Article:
• How aggressively are we willing to reinvest the family resources?
  • How committed are we to continuing and growing the family business?
  • What entrance requirements do we see necessary for the younger generation?
  • Could our conflict-resolution methods be improved?
  • Are we enriching the next generation's leadership skills by providing and encouraging additional education and training?
  • Are the processes that we use to explore and review these goals and issues working?

Unlike strategic plans of nonfamily businesses, family businesses must take into consideration and plan around the strengths, limitations, likes and dislikes, and future plans of its key leaders, says Karofsky. For instance, if dad and mom are planning to retire in five years, that should be factored in. If a daughter being groomed for leadership has a passion for the outdoors and is more interested in manufacturing backpacks than pocketbooks, that should also be taken into account.

Put It In Writing

It's not enough to come up with ideas in your strategic planning sessions and then just hope they'll be put in place. The plan needs to be organized in writing. In a 1995 survey of family businesses conducted by Arthur Andersen Consulting and MassMutual Life Insurance Co., more than half the respondents said they had strategic plans. A follow-up survey in 1997 asked a more definite question: How many family businesses have written strategic plans? With the insertion of the word "written," the percentage dropped to 30.

Yet the difference between having a plan and having a written plan is significant. According to the 1997 Andersen/MassMutual survey, there's a high correlation between the existence of a written strategic plan and higher sales revenues and greater international sales.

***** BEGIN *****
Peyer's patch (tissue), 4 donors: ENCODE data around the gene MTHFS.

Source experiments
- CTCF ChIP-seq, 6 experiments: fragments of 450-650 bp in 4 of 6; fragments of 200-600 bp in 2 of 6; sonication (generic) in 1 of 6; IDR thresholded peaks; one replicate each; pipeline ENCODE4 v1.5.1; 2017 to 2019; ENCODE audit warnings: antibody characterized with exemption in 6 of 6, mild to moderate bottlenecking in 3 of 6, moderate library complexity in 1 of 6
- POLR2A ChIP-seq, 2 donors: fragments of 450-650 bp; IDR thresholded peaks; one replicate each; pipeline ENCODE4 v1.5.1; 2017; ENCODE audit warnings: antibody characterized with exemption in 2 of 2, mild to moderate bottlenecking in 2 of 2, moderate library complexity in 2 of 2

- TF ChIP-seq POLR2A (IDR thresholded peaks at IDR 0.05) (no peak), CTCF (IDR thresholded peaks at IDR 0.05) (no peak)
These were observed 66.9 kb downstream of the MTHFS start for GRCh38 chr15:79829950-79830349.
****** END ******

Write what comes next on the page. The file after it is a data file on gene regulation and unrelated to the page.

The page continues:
This need not be daunting, however. Limiting a strategic plan's summary to a page or two helps break down the psychological resistance to implementing it.

And implementation is what the process is all about. Once a plan is written, it must be communicated to the family and other employees. Once shared, the plan becomes a unifying force within the family and the company because it reflects the family's values and goals--and plans for reaching those goals.

The process of strategic planning starts with thinking, assessing and evaluating. The plans are then written down, communicated and implemented. They must be continually monitored, evaluated and updated. Weaving the family and business parts together to form a viable strategic business plan for the family business is tricky. Still, it's worth remembering that when a plan is put together, the likelihood that the business will survive and prosper from generation to generation is strengthened.

Patricia Schiff Estess writes family business histories and is the author of two books, Managing Alternative Work Arrangements (Crisp Publications) and Money Advice for Your Successful Remarriage (Betterway Press).

Contact Sources

Loyola University, Family Business Center, (312) 915-6490,

Northeastern University, Center for Family Business, (617) 320-8000, ext. 8015,

Spag's, 193 Boston Turnpike, Shrewsbury, MA 01545, fax: (508) 752-4383